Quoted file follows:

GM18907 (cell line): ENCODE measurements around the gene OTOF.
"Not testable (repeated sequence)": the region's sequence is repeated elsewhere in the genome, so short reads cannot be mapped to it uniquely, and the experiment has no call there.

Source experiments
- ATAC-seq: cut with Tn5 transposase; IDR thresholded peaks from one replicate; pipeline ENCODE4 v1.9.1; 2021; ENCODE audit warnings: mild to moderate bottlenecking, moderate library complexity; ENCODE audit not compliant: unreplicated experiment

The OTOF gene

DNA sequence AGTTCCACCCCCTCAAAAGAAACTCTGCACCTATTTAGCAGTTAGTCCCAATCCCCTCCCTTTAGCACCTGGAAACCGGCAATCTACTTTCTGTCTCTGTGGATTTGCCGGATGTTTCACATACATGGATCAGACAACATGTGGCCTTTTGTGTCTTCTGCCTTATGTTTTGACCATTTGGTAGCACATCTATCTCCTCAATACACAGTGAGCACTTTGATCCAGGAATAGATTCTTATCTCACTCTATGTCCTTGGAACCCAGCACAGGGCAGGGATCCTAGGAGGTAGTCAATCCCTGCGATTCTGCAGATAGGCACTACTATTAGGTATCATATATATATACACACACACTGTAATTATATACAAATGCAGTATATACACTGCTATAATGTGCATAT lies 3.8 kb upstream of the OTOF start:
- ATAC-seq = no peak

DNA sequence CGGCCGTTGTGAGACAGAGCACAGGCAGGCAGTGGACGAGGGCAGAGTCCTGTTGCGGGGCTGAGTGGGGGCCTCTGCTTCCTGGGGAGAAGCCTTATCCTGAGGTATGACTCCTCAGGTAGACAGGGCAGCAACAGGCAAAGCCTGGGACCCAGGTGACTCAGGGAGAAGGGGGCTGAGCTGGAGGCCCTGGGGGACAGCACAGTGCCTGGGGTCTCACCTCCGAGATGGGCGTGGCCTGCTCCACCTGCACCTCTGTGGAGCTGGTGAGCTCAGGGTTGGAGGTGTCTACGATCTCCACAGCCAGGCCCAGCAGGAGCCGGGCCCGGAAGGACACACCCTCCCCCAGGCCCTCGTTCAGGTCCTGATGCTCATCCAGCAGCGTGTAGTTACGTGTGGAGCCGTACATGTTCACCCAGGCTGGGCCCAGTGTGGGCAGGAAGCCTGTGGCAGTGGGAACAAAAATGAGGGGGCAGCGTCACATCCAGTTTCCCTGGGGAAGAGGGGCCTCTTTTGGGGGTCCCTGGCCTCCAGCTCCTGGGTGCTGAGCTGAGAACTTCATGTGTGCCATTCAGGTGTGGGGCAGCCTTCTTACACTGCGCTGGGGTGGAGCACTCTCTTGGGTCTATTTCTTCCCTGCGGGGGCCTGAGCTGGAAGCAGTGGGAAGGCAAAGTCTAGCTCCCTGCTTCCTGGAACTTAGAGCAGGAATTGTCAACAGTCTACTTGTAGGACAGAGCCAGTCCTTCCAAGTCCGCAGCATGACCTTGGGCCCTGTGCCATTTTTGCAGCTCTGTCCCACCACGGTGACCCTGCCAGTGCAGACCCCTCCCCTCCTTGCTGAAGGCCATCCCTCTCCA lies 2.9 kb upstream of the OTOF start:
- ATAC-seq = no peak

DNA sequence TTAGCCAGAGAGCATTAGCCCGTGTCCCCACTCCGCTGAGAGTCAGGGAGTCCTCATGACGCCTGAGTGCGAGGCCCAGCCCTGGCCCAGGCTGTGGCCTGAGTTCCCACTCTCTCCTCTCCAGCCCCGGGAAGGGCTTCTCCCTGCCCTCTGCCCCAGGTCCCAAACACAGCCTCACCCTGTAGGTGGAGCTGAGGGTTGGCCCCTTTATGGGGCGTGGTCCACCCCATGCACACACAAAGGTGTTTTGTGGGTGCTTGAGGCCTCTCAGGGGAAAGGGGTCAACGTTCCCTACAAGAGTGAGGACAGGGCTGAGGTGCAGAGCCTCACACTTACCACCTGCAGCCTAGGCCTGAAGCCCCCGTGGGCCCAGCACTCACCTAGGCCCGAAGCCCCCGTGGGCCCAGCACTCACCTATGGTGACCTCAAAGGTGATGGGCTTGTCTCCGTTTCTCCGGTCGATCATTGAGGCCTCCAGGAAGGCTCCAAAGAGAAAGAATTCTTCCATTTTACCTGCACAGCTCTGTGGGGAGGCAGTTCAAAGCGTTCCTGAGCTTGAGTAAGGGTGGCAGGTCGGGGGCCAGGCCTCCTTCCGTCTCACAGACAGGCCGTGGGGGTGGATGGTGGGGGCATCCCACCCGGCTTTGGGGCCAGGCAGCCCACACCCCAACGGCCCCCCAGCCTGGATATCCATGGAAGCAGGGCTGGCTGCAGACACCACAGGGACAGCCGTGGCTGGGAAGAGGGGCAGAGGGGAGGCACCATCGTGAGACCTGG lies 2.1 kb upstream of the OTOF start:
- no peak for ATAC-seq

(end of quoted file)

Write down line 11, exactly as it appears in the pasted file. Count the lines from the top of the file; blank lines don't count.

- no peak for ATAC-seq